US 3775156 A
The specification discloses a method of forming a composite metal strip comprising a backing layer and a layer of two metals which, in liquid form, are immiscible or partially immiscible and having differing densities. The two metals are maintained in molten state in two crucibles each of which has a bottom outlet from which a stream of molten metal issues. The crucible containing the higher density metal is supported within the other crucible so that the stream of higher density metal passes through the lower density metal and issues concentrically with the stream of lower density metal to atomizing gas jets which atomize the streams of metal and direct a spray of the resulting particles onto a backing layer to which the particles adhere.
Description (OCR text may contain errors)
United States Patent [1 Singer METHOD OF FORMING COMPOSITE METAL STRIP  inventor: Alfred Richard Eric Singer,
Swansea, Glamorgan, Wales  Assignee: Vandervell Products Limited,
Maidenhead, Berkshire, England 22 Filed: June16, 1971  Appl. No.: 153,650
301 Foreign Application Priority Data June 20, 1970 Great Britain 30,041/70 Oct. 14, 1970 Great Britain 48,729/70  US. Cl 117/65.2, 29/1962, 117/105,
[51 lnt. Cl. C23c 7/00, B44d 1/44  Field of Search 1l7/105.5, 105, 105.1, 117/105.2, 105.3, 65.2, 114; 29/1962;
1,654,509 12/1927 Claus ..-..,.l17/l05.5
[ Nov. 27, 1973 FOREIGN PATENTS OR APPLICATIONS 2,322,787 6/1943 United States Of America. 117/105 2,505,530 4/1950 United States Of America 1 l7/105.l 2,701,775 2/1955 United States Of America.. 1 17/105 Primary Examiner-William D. Martin Assistant Examiner-M. Sofocleous Att0rneyRaym0nd J. Mawhinney 5 7 ABSTRACT The specification discloses a method of forming a composite metal strip comprising a backing layer and a layer of two metals which, in liquid form, are immiscible or partially immiscible and having differing densities. The two metals are maintained in molten state in two crucibles each of which has a bottom outlet from which a stream of molten metal issues. The crucible containing the higher density metal is supported within the other crucible so that the stream of higher density metal passes through the lower density metal and issues concentrically with the stream of lower density metal to atomizing gas jets which atomize the streams of metal and direct a spray of the resulting particles onto a backing layer to which the particles adhere.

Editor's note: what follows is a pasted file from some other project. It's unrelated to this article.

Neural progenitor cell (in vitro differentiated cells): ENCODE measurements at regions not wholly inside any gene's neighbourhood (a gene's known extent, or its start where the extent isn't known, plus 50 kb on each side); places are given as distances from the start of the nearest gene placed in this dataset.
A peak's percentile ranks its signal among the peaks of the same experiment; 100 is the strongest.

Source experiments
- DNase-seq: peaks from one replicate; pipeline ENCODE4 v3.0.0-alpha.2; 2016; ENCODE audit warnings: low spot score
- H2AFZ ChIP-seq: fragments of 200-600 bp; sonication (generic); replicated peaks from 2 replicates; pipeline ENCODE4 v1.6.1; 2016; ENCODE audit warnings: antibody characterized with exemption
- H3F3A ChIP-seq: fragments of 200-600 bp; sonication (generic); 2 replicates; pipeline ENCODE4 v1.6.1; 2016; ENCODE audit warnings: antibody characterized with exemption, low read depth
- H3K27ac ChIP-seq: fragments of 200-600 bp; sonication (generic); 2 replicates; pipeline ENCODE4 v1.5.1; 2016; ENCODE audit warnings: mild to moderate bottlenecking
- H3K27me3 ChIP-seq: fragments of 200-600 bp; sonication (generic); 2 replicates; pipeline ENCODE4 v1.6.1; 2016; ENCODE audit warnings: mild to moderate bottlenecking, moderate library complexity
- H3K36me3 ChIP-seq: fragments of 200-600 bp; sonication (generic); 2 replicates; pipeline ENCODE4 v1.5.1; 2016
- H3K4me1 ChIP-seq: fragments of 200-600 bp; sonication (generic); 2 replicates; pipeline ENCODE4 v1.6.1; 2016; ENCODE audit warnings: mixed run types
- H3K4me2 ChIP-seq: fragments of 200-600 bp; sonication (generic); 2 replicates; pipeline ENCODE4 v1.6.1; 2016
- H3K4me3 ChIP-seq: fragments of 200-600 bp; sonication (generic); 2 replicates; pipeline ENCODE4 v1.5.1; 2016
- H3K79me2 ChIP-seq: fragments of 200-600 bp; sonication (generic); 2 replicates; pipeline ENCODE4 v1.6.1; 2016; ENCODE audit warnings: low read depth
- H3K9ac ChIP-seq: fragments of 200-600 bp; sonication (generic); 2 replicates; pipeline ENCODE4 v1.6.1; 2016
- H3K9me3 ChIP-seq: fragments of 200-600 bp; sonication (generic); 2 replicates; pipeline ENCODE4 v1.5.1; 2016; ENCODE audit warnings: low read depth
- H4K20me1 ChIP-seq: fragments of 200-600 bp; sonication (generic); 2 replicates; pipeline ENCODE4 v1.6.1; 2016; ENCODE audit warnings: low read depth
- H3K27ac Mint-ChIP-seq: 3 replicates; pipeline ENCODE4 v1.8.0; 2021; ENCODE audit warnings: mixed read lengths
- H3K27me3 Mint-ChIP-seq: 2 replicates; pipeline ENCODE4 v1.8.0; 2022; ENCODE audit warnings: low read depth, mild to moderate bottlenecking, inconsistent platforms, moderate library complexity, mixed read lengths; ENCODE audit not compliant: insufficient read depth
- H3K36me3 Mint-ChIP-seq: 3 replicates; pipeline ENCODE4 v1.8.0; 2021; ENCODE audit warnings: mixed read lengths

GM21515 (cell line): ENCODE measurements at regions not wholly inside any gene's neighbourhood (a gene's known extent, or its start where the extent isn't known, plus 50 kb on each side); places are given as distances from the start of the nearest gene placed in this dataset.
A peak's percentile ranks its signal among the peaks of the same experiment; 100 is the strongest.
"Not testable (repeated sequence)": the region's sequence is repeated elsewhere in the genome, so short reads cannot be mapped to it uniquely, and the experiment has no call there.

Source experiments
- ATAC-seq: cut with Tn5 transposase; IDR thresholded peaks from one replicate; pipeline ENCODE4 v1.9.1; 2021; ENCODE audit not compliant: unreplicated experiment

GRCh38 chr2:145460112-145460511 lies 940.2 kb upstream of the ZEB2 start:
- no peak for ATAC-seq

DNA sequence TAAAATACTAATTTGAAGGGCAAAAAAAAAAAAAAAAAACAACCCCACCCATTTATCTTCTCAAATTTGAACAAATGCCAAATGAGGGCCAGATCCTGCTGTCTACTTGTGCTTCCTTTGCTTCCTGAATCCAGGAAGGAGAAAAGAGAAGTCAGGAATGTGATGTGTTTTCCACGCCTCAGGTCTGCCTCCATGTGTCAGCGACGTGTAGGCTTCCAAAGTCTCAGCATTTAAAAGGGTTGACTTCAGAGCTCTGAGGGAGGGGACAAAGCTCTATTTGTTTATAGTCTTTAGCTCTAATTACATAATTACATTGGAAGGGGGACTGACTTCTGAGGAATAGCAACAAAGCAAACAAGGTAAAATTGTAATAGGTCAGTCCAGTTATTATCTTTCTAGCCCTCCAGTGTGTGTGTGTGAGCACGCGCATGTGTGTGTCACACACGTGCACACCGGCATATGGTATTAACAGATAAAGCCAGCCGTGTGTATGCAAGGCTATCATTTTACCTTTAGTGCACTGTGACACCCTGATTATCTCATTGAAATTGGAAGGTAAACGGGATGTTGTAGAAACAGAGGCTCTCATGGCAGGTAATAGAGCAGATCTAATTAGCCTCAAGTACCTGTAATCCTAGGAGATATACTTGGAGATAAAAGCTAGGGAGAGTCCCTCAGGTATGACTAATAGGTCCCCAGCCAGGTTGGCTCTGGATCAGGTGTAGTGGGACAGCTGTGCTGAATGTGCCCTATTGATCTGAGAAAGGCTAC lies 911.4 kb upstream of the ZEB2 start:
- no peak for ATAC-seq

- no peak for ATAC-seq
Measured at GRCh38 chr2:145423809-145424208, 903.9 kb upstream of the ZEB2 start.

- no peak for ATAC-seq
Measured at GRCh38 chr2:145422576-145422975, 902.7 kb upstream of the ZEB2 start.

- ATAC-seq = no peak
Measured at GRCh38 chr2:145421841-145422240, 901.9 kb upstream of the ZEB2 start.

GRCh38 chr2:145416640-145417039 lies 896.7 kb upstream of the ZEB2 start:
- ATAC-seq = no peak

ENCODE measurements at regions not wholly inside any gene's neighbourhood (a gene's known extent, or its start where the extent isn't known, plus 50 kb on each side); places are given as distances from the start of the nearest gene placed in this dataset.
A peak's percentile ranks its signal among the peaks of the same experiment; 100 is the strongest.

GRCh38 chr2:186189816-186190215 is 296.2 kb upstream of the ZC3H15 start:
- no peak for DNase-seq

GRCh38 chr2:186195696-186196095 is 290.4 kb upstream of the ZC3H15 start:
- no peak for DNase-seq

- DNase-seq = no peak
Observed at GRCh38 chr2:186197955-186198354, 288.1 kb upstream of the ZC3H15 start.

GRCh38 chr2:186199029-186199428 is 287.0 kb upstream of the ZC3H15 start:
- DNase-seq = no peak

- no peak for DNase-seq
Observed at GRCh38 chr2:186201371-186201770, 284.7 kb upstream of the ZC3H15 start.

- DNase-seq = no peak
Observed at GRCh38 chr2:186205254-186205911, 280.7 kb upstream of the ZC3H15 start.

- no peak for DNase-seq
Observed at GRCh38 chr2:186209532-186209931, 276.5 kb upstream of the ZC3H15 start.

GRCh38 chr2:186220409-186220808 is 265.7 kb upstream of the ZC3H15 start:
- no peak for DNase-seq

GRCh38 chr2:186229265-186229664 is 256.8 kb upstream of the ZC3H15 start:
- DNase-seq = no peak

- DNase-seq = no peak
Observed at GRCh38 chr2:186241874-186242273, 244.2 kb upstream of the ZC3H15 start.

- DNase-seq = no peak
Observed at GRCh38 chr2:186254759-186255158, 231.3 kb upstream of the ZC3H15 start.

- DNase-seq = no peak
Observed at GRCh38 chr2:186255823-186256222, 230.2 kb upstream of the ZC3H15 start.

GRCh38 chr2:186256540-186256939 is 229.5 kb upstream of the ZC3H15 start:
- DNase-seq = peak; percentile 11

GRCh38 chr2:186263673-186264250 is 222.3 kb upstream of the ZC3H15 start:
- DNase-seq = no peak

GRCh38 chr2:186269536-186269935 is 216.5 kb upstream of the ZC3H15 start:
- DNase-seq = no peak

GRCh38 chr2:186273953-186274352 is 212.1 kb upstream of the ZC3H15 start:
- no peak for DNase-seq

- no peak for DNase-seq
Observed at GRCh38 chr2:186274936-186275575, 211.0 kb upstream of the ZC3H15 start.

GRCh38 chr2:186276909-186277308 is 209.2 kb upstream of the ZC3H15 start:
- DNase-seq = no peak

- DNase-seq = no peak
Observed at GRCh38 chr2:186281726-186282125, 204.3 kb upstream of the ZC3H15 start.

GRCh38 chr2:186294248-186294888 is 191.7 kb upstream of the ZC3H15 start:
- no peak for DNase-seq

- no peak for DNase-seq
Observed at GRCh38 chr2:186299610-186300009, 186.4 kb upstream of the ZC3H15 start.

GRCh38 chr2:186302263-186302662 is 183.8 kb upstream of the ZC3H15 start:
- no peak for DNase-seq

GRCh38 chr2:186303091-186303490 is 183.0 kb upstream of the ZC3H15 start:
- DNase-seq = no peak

7 Claims, 1 Drawing Figure METHOD OF FORMING COMPOSITE METAL STRIP The invention relates to a process and apparatus for producing composite metal material.
The invention provides a method of producing composite metal material comprising passing simultaneously to atomising means at least two liquid metals, to form a fine spray consisting of atomised particles of the metals, and directing the spray on to a base material to which the particles adhere.
The liquid metals, before atomisation, may be prealloyed with a predetermined proportion of the other metal, the temperature of the alloy being maintained at a level above the point corresponding to said proportion on the miscibility curve for the alloy, whereby said other metal is retained in solution in said one metal.
One of the liquid metals may be passed into the other liquid metal before atomisation and the two liquid metals are then atomised together in a single spray.
The base material may be etched or grit blasted before the said spray of atomised particles is directed on to it.
The base material may be rolled after it has been sprayed with the atomised particles of the metals.
The invention also provides apparatus for performing the above method comprising a container for one of the liquid metals connected to means for atomising the liquid metal in the container, a second container for the other of the liquid metals connected to means for atomising the liquid metal in the second container and means for moving the base material through the region of the atomised particles of the two liquid metals.
Single means may be provided for atomising the liquid metals in said two containers, one of which is connected to pass the liquid metal therein to said single means through the liquid metal in the other container.
Each container may have an outlet through which the liquid metal in the container passes under gravity.
The, or each, atomising means may include a plurality of nozzles each providing a jet of gas which acts on the liquid metal issuing from the respective container.
The gas maybe nitrogen.